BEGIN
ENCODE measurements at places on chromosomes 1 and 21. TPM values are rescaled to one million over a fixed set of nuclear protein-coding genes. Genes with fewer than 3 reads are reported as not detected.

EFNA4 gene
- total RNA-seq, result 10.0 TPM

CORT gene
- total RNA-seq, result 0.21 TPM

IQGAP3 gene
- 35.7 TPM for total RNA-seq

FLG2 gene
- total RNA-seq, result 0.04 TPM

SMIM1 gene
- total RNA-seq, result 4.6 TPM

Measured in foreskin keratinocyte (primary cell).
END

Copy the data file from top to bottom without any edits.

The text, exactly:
ENCODE measurements at places on chromosomes 1 and 21. TPM values are rescaled to one million over a fixed set of nuclear protein-coding genes. Genes with fewer than 3 reads are reported as not detected.

EFNA4 gene
- total RNA-seq, result 10.0 TPM

CORT gene
- total RNA-seq, result 0.21 TPM

IQGAP3 gene
- 35.7 TPM for total RNA-seq

FLG2 gene
- total RNA-seq, result 0.04 TPM

SMIM1 gene
- total RNA-seq, result 4.6 TPM

Measured in foreskin keratinocyte (primary cell).